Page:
Mumbai, Jan. 12: The Film and Television Institute of India and the National Film Archives of India may now have to pay in more ways than one for the loss of 619 nitrate films, including some of the country’s oldest film prints, in a fire at the institute on Wednesday.
A source close to the family of a producer who had gifted the institute some priceless prints of one of India's first black-and-white films expressed anger at the “carelessness of its caretakers”. Suing those responsible for the mishap has not been ruled out, the source said.
“We are deliberating on taking that stand,” he said. If the report sought by the information and broadcasting ministry pointed to “negligence or indifference on the part of the custodians, they would be held responsible for it”, added the source.
Preliminary investigations suggested that there was no electrical backup in the vault where the prints were kept, to tackle power cuts and fluctuating voltage — a common feature in Pune. “The fire was caused by a short circuit,” an institute source said, adding that films are highly inflammable.
Anshuman Dey, executive engineer with the central works department (electrical maintenance), said overloading of the storage vault could have been the cause for the fire, which was so intense that it took 60 fire brigade personnel to contain the blaze.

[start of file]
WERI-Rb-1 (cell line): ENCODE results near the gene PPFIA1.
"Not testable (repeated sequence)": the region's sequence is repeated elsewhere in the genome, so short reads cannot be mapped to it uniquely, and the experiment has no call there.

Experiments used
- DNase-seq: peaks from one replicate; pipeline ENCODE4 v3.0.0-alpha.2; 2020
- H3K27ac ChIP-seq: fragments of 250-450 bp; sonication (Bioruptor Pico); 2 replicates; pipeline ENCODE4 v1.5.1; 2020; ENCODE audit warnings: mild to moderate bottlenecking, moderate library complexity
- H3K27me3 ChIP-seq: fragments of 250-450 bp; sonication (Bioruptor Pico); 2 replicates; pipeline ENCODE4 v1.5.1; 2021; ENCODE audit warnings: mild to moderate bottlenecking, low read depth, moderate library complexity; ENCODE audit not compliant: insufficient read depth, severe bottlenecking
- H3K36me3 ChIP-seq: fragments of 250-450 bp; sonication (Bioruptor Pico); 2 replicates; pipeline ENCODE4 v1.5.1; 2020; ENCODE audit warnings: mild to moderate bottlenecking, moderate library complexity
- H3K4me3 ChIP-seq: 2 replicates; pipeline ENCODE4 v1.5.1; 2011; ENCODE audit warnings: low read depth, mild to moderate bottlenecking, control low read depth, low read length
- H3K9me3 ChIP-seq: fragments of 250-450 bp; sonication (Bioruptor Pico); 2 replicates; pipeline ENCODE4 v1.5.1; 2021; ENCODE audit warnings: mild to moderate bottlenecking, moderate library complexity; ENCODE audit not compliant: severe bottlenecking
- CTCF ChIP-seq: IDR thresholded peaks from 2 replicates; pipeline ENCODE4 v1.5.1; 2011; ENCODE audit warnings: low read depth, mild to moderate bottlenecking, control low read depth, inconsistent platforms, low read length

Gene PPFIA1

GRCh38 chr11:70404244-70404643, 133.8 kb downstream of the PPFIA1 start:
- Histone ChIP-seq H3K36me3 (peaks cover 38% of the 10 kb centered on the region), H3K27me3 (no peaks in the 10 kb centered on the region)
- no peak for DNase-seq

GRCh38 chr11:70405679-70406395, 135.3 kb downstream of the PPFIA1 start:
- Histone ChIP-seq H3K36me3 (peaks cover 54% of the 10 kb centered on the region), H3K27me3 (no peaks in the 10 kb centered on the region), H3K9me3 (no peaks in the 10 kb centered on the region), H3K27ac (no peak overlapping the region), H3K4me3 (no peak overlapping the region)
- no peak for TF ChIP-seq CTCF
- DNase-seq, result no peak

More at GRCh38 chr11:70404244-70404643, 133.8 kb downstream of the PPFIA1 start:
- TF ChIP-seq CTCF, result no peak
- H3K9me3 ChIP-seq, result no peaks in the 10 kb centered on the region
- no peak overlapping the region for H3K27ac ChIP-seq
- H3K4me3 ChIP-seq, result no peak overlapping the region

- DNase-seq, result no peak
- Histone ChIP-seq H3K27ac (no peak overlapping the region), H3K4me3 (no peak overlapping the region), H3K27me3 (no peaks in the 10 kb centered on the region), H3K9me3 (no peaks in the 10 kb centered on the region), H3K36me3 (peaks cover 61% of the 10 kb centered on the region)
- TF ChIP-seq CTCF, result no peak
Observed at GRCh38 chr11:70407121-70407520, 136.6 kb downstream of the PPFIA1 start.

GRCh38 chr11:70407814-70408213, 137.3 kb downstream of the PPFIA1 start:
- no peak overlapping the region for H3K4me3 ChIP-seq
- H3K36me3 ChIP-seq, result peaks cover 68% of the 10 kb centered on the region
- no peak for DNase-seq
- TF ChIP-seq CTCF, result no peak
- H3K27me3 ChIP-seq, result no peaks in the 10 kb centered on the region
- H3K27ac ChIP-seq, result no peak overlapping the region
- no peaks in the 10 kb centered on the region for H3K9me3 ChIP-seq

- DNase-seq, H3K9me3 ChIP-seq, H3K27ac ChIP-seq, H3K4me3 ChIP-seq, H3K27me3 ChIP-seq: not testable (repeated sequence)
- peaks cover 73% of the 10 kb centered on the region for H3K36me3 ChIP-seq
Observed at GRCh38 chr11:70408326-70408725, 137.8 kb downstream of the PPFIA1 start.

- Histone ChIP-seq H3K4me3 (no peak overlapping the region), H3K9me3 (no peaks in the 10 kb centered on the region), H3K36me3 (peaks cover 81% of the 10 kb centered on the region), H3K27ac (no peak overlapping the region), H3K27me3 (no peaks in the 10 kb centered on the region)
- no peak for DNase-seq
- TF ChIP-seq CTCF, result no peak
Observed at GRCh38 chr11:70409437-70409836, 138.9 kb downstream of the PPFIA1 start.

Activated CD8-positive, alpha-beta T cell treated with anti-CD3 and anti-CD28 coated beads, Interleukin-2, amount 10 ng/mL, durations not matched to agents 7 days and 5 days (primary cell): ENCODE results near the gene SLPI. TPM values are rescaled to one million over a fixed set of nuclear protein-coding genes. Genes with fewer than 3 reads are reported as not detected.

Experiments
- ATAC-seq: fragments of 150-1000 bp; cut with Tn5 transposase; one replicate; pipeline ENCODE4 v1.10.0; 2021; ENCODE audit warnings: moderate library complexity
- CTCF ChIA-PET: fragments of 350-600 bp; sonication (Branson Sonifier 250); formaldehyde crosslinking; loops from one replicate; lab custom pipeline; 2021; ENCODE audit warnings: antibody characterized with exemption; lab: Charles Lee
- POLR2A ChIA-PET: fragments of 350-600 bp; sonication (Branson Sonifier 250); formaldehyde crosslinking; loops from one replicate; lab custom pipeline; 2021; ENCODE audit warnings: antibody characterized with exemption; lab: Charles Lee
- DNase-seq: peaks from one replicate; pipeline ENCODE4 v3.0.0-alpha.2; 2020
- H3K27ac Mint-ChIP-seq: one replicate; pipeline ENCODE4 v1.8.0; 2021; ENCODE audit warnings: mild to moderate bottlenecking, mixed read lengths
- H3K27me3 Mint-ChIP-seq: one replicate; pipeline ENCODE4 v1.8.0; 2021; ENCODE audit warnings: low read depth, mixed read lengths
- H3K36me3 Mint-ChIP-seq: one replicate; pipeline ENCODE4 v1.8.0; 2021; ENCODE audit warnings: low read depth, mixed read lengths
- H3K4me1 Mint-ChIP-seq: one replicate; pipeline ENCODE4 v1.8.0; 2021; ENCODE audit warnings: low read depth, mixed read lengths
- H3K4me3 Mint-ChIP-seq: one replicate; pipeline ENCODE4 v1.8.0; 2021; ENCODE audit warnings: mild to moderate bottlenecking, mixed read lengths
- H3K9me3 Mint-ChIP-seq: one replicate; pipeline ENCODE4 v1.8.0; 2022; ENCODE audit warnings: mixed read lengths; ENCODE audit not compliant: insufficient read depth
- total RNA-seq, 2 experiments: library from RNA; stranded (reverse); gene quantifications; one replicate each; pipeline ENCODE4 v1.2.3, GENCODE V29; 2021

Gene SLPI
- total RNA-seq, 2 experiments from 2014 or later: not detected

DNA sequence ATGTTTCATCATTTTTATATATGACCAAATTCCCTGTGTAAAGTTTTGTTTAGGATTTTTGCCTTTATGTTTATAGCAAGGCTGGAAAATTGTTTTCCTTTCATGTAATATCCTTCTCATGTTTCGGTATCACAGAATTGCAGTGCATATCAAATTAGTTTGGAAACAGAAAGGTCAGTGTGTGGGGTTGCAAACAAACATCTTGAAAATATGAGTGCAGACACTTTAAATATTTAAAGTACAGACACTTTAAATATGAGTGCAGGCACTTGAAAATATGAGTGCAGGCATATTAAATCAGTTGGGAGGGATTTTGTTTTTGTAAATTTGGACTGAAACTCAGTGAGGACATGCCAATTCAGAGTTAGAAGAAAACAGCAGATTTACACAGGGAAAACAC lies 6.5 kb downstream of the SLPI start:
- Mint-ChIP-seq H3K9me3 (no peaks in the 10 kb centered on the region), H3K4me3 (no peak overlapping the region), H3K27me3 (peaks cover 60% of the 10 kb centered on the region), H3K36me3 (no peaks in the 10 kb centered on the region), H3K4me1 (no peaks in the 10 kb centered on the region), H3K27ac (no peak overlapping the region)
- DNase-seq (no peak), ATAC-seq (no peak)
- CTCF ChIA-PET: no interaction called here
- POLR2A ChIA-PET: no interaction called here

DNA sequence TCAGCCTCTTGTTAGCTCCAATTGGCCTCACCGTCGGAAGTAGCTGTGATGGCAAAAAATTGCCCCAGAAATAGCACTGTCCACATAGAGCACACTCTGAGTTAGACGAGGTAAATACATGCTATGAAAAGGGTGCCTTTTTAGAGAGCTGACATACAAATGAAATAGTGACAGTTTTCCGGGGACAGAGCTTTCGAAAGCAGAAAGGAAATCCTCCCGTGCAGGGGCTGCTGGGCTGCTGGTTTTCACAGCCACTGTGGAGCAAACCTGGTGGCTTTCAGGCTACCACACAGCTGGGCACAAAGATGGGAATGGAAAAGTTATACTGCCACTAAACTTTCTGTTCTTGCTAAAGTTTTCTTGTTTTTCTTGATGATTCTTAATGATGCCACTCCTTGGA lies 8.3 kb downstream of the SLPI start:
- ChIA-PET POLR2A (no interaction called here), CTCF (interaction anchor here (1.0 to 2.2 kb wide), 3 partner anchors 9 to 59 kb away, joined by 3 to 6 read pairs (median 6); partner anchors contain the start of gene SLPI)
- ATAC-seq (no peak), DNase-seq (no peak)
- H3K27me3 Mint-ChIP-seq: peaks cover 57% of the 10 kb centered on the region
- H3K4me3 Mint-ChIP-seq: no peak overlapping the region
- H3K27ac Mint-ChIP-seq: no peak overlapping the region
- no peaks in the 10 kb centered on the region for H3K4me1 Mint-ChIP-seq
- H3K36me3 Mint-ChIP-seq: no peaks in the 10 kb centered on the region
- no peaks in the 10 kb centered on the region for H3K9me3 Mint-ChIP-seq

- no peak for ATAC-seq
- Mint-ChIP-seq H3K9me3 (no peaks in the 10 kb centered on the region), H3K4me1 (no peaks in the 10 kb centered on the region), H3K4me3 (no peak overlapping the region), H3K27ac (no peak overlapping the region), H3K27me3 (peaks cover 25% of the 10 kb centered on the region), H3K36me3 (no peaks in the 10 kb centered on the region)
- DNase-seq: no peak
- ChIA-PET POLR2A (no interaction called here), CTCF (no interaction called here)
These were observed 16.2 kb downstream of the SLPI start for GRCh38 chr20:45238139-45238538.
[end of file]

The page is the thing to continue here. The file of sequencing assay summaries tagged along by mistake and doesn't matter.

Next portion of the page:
Archives body director K.S. Sasidharan said there was no problem with the maintenance of the vaults, which contained 5,000 reels and around 250 films. He said almost 99 per cent of the films had been copied on an acetate base and the rest could easily be duplicated.
However, institute director Prem Matiani said the loss was enormous. What was more worrying is that the safety material on the acetate was getting spoilt due to the “vinegar syndrome”, which happens when prints are not kept at proper temperatures.
The institute and the archives body are working at cross purposes and matters had not improved even after the government appointed two directors to head these bodies, said persons associated with the institute.
Apart from India’s first film, Raja Harishchandra, and other watershed films like Achhut Kanya, Bhabhi, Kangan, Janmabhoomi, Izzat, Navjeevan, Jeevan Prabhat, Kismat, all under the Bombay Talkies banner, the Prabhat productions lost Duniya Na Mane, Aadmi, Manus, Kunku, Amrit Manthan, and Sinhagad, a silent film.
Footage on World War II and the Indian freedom struggle was also damaged. Footage of Mahatma Gandhi in Delhi, Jinnah with Rajgopalachari, Subhash Chandra Bose with M.N. Ray and Vallabhbhai Patel also got burnt.
Some silent films that would never come alive on the projector are Lanka Dahan, Kalia Mardan, Diamond Queen, Pukar, Sikandar and Bharat Milap.
Films lost include Ayodhyecha Raja (1932), the first Marathi talkie, Narsinh Mehta (1932), the first Gujarati film and Andolan (1951).
A fire broke out this evening in a section of National Chemical Laboratory in Pune, fire brigade sources said. Fire-fighters rescued three scientists. There were no casualties, reports PTI.
Flames could be seen leaping from the organic technical branch. The cause of the fire is as yet unknown.